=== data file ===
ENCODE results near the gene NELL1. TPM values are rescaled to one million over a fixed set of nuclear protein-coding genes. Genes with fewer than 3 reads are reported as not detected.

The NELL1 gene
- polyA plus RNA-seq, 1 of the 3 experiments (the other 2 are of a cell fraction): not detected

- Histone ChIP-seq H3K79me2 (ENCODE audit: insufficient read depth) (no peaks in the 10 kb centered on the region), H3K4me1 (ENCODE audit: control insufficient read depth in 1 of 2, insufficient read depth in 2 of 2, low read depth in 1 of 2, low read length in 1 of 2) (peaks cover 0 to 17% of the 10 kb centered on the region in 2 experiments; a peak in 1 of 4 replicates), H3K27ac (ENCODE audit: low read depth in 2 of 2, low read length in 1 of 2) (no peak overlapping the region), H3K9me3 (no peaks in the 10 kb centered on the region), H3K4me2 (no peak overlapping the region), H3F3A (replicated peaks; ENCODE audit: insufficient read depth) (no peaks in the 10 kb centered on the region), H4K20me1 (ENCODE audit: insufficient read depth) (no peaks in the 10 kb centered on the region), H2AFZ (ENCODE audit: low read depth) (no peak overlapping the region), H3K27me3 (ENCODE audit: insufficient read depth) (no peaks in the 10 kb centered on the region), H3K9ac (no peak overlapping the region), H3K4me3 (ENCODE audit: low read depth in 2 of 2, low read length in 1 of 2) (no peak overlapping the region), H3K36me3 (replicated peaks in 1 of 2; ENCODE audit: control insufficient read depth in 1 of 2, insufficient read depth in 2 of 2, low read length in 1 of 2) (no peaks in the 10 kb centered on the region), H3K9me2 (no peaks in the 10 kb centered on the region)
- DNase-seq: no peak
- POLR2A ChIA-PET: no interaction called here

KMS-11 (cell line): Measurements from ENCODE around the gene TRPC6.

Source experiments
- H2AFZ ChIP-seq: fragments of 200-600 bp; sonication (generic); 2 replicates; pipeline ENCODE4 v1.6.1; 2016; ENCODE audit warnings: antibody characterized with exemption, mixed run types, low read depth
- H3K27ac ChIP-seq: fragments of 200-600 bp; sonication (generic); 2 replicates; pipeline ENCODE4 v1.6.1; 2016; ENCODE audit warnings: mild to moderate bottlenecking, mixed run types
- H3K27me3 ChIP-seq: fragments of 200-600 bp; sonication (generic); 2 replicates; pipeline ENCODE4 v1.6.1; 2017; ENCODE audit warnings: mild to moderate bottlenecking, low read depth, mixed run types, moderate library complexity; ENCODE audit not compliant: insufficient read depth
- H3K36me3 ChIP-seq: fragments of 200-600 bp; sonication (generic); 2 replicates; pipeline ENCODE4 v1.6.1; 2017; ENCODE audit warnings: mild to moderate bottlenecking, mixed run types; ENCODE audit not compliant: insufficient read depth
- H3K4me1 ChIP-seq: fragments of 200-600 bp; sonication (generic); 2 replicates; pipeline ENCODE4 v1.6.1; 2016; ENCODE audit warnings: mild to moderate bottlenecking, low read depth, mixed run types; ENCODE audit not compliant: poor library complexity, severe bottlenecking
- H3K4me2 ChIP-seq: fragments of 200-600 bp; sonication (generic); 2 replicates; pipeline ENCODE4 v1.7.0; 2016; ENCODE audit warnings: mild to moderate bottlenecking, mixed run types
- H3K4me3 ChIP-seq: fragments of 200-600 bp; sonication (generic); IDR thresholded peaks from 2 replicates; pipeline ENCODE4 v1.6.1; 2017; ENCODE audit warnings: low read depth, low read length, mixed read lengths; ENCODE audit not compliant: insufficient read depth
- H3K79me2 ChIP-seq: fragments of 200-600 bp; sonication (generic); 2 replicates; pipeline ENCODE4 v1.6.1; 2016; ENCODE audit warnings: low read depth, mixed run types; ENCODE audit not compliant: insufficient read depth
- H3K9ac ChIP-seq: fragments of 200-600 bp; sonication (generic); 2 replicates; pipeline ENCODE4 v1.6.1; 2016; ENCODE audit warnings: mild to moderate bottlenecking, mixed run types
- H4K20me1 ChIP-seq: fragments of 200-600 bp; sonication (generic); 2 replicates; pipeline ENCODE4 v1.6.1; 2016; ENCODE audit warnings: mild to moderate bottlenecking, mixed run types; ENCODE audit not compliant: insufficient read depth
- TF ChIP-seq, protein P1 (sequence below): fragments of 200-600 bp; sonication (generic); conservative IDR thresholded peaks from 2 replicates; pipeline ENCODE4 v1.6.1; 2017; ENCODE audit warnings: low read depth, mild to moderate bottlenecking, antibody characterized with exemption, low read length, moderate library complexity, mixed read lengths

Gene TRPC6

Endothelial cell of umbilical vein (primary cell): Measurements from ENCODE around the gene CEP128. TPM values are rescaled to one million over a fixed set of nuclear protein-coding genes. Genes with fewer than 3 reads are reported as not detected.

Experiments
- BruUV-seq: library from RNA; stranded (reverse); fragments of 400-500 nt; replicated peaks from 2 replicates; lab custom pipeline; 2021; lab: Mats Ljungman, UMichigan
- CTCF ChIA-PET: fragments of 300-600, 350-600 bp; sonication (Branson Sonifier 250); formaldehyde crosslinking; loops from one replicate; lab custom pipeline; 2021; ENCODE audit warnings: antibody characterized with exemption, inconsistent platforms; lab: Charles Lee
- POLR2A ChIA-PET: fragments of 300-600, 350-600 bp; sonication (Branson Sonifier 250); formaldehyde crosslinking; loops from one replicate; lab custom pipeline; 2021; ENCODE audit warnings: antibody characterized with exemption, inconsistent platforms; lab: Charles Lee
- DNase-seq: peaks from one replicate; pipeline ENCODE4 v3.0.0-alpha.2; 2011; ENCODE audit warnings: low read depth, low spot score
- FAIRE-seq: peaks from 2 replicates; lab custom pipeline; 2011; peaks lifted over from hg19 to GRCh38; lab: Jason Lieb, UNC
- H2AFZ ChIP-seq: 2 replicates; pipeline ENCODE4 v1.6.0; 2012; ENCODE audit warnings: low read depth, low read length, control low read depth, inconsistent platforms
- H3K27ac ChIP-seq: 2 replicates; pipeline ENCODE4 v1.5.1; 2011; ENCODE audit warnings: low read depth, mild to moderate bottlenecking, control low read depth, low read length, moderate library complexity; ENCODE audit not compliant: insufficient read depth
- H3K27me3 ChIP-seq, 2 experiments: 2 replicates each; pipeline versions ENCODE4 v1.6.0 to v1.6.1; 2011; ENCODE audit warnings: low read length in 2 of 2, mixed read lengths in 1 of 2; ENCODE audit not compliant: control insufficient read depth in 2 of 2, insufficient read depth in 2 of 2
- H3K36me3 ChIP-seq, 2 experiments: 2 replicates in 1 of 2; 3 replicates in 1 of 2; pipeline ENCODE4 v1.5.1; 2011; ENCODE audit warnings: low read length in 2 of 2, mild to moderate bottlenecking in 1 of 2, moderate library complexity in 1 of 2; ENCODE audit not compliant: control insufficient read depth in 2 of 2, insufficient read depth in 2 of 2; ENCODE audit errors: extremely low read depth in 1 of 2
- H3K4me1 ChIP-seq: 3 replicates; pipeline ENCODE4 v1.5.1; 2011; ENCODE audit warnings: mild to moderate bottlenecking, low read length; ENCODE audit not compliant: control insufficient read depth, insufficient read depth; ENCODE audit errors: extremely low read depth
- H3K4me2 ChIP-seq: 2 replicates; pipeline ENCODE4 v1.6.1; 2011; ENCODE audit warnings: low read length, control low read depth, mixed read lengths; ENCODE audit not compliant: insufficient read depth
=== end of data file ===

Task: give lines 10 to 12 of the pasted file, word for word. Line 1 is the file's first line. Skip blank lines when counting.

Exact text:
- H3K27ac ChIP-seq: fragments of 200-600 bp; sonication (generic); 2 replicates; pipeline ENCODE4 v1.6.1; 2016; ENCODE audit warnings: mild to moderate bottlenecking, mixed run types
- H3K27me3 ChIP-seq: fragments of 200-600 bp; sonication (generic); 2 replicates; pipeline ENCODE4 v1.6.1; 2017; ENCODE audit warnings: mild to moderate bottlenecking, low read depth, mixed run types, moderate library complexity; ENCODE audit not compliant: insufficient read depth
- H3K36me3 ChIP-seq: fragments of 200-600 bp; sonication (generic); 2 replicates; pipeline ENCODE4 v1.6.1; 2017; ENCODE audit warnings: mild to moderate bottlenecking, mixed run types; ENCODE audit not compliant: insufficient read depth